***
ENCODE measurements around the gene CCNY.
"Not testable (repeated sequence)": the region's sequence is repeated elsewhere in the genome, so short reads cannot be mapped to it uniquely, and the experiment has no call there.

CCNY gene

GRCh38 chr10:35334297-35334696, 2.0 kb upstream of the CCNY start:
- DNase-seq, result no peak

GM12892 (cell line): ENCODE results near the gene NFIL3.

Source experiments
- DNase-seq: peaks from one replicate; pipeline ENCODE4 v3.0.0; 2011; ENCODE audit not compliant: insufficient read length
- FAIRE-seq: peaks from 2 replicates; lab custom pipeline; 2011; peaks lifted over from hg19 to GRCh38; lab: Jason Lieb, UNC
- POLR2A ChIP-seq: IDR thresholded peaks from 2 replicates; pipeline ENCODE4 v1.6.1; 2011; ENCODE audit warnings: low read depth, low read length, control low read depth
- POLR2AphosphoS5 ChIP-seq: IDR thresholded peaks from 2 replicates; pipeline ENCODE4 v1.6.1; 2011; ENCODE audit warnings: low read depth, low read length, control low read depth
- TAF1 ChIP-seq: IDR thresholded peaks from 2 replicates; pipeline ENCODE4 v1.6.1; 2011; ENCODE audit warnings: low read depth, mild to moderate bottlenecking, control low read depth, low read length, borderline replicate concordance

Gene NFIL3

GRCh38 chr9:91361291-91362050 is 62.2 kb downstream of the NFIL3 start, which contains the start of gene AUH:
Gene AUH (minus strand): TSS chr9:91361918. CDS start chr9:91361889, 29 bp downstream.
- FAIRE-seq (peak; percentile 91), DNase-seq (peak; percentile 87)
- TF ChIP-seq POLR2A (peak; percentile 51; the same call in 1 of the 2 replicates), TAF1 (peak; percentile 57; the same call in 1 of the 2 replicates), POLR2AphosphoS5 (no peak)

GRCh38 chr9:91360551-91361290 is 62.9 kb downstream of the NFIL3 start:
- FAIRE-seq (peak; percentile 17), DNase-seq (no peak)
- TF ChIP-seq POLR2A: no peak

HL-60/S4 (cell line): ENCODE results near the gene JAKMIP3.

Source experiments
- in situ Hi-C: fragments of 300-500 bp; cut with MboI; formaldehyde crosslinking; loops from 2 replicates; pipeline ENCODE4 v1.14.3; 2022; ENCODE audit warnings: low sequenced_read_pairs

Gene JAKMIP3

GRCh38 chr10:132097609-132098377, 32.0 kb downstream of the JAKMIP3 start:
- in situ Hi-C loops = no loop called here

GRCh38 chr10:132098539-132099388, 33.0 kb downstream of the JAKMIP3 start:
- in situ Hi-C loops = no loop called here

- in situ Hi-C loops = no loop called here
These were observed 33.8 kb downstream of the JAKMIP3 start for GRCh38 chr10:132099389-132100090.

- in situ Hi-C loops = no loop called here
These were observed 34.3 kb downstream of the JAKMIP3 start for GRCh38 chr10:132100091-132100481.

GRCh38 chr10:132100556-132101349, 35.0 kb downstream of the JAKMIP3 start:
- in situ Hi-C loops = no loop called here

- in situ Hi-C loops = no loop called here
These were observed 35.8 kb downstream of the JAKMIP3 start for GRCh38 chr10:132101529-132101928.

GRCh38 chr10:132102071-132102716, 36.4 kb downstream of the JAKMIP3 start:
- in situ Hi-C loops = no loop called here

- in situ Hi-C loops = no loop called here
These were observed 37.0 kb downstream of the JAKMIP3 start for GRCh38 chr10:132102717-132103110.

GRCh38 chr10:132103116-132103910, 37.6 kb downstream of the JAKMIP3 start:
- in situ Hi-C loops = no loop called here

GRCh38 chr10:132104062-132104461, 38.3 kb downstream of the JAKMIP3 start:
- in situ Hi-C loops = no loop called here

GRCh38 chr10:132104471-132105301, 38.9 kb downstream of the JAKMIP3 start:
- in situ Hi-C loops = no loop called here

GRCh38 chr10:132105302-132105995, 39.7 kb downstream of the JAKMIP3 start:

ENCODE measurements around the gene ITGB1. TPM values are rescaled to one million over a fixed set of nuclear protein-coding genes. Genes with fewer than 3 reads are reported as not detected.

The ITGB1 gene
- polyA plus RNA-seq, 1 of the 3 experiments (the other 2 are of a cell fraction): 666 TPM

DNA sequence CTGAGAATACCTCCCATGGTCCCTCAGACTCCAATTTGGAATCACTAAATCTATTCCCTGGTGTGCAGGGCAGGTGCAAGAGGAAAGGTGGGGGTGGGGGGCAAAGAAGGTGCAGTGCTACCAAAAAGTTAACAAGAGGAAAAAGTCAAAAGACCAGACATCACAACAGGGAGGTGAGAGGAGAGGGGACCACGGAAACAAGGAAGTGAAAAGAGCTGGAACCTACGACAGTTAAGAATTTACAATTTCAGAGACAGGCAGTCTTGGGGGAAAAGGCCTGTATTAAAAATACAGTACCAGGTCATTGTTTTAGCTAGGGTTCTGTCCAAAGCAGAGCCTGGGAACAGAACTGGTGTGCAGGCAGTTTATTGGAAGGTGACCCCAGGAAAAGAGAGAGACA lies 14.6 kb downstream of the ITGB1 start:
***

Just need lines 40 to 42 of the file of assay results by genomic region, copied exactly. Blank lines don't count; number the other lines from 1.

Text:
These were observed 37.0 kb downstream of the JAKMIP3 start for GRCh38 chr10:132102717-132103110.

GRCh38 chr10:132103116-132103910, 37.6 kb downstream of the JAKMIP3 start:
- in situ Hi-C loops = no loop called here